Inventor and Stanford researcher Jovan Pulitzer, who made a blistering testimony on voter fraud during a Dec. 30 hearing in Georgia, said Thursday that the state’s officials are trying to remove the evidence in Fulton County.
Following the Wednesday hearing, Georgia’s Senate Judiciary Subcommittee on Elections unanimously passed a motion to request an audit of absentee ballots in Fulton County using a method outlined by Pulitzer.
Pulitzer called on state officials in Georgia to allow an examination of absentee ballots in all counties. He explained that he could audit more than 500,000 votes in Fulton County in a matter of hours by using his technique of identifying fraudulent paper ballots.
“The very minute that order went through and that order was followed, and all the legal notices were done, it didn’t even take four hours later where moving trucks with this stuff was backed up to those buildings trying to get rid of the evidence,” Pulitzer told host Monica Matthews during an interview on Thursday, reported the Gateway Pundit.
Georgia has conducted two recounts (one manual and one machine recount) and a signature match audit in Cobb County. Georgia’s secretary of state, Brad Raffensperger, said Tuesday that the signature audit found no illegal absentee ballots.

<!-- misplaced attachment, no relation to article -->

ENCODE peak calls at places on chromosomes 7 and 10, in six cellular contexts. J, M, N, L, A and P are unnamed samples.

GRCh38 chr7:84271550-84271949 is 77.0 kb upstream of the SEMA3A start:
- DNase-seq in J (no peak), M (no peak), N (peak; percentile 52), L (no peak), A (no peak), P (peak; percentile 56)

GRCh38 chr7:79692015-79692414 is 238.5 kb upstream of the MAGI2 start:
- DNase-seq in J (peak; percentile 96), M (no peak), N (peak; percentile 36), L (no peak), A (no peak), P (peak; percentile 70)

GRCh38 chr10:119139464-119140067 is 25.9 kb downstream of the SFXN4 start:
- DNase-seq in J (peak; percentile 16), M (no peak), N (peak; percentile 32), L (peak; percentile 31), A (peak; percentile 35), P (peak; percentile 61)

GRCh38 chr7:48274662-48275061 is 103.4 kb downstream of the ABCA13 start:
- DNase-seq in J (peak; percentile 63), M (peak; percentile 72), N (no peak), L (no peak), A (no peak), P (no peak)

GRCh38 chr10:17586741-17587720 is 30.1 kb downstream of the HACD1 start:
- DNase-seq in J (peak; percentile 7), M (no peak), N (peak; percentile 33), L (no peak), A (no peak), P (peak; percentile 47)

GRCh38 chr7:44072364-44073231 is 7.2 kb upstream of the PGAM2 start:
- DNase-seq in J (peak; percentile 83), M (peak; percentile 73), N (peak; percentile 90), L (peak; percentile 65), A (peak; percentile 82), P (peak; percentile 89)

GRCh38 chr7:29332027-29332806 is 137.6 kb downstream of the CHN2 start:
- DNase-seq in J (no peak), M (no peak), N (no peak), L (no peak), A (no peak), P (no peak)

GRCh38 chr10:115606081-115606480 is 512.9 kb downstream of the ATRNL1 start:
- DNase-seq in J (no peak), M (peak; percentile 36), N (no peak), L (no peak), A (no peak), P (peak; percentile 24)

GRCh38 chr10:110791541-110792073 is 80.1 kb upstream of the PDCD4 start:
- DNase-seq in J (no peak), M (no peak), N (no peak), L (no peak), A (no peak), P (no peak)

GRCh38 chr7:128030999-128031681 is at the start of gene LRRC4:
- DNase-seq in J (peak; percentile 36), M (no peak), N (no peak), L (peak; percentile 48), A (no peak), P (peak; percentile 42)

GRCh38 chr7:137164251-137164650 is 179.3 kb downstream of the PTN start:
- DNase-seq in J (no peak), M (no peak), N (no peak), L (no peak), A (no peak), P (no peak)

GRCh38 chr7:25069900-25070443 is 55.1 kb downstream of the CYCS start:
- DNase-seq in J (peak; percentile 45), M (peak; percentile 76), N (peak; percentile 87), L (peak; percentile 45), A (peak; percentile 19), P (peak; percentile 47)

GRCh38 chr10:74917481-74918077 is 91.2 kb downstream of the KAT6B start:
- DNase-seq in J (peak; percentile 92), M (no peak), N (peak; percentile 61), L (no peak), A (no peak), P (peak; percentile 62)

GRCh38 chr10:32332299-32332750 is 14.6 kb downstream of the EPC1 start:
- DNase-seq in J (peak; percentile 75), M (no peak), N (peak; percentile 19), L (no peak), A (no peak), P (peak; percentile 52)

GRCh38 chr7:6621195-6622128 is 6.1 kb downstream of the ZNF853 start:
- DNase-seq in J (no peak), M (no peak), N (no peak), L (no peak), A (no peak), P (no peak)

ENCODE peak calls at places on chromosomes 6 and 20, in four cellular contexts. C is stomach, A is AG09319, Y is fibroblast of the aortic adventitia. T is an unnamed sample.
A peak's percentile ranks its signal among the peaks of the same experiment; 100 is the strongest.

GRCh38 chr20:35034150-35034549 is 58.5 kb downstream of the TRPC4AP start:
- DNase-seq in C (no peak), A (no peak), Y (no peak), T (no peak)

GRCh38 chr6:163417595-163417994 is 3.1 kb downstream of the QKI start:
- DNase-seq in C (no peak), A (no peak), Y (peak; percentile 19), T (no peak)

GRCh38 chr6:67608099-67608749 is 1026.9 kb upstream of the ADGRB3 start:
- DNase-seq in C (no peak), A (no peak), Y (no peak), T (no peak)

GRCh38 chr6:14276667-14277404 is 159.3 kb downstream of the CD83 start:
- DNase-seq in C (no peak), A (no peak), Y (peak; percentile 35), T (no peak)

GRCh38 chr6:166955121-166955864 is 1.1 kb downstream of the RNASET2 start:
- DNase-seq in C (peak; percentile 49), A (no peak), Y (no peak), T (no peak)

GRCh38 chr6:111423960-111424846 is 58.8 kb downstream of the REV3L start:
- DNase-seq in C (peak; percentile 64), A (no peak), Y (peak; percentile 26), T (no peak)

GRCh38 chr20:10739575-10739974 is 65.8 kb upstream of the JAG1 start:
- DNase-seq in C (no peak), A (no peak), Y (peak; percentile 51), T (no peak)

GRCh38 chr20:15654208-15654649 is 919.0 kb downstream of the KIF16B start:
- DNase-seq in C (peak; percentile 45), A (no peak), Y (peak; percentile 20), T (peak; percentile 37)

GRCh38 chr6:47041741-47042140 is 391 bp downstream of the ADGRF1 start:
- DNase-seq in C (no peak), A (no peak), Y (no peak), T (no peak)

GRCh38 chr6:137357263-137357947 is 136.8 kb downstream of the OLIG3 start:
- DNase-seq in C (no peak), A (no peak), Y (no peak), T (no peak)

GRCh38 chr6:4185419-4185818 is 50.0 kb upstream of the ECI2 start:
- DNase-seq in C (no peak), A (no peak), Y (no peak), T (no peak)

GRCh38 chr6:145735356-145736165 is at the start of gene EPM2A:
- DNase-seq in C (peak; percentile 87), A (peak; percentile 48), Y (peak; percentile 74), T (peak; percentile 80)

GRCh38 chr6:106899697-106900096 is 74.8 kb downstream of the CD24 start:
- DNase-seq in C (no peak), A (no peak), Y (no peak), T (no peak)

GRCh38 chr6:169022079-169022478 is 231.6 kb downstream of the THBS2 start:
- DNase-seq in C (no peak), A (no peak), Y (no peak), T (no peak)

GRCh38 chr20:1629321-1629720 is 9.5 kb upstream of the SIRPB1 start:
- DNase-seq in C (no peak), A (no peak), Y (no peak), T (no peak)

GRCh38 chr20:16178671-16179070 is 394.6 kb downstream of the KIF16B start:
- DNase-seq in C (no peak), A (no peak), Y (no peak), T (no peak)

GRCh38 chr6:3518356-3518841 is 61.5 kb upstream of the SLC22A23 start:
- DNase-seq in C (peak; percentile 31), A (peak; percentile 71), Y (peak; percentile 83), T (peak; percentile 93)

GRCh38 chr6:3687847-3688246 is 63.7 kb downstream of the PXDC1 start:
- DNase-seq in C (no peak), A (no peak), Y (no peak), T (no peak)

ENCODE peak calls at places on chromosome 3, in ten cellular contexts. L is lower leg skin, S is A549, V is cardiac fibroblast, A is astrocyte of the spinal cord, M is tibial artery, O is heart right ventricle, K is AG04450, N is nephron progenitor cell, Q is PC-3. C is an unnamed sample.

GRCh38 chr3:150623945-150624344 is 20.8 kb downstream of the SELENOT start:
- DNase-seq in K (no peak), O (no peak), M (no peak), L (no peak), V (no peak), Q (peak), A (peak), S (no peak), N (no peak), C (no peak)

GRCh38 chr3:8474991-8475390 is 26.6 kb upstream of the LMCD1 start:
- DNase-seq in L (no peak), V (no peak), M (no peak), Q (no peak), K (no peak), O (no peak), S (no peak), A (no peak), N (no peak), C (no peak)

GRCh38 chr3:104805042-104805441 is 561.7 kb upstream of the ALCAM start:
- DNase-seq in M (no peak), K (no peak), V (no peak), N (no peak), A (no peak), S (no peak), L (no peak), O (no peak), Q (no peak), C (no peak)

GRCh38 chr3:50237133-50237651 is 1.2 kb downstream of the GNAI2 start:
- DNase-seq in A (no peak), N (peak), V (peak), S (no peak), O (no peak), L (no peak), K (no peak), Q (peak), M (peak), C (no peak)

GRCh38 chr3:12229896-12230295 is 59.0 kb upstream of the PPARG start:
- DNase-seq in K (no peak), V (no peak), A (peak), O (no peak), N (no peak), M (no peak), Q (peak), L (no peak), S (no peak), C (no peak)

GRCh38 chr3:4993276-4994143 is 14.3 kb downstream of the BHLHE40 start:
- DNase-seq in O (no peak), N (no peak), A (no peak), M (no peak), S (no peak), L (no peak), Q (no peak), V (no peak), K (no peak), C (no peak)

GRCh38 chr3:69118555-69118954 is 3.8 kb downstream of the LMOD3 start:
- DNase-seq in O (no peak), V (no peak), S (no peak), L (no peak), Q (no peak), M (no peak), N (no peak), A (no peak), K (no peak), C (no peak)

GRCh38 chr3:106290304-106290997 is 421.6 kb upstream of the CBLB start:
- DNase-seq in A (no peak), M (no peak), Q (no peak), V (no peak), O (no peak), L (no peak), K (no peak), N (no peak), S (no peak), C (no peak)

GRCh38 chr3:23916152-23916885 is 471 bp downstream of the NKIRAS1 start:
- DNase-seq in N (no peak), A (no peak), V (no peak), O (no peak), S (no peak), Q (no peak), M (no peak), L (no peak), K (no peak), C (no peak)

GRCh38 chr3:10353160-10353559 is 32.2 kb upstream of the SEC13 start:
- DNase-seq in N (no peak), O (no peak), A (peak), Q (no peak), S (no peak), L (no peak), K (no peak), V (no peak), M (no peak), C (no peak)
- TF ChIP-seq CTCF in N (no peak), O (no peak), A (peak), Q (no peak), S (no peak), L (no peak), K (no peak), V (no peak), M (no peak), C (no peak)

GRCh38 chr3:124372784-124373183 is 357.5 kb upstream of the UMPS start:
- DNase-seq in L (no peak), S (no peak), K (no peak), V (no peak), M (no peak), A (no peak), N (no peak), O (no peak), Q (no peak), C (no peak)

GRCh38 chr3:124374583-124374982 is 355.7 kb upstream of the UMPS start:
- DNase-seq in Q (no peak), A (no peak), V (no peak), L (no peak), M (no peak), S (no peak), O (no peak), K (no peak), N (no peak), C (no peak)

The state has yet to perform Fulton County’s audit, the largest county in the state that has seen widespread reports of voting irregularities and electoral fraud.
President Donald Trump’s legal team presented surveillance video footage captured at the State Farm Arena in Fulton County on the night of Nov. 3 that appears to show election officials counting ballots after telling poll observers to leave. One of those election workers was seen scanning a batch of ballots multiple times.
Raffensperger announced the signature verification of ballots in Cobb County on Dec. 14 and a statewide audit of signatures on Dec. 1, which has yet to be completed. Georgia Gov. Brian Kemp has said that the state’s signature verification audit results should be released on Dec. 23 or 24, but no results have been announced.
President Trump and Georgia GOP have repeatedly called for a special session in the state, but Kemp refused to do so.
“While we understand four members of the Georgia Senate are requesting the convening of a special session of the General Assembly, doing this in order to select a separate slate of presidential electors is not an option that is allowed under state or federal law,” Kemp said in a joint statement with Republican Lt. Gov. Geoff Duncan earlier this month.
The president on Wednesday said Kemp should resign from office.
“He is an obstructionist who refuses to admit that we won Georgia, BIG! Also won the other Swing States,” said President Trump, calling on people to watch “hearings from Atlanta on the Georgia Election overturn now being broadcast.”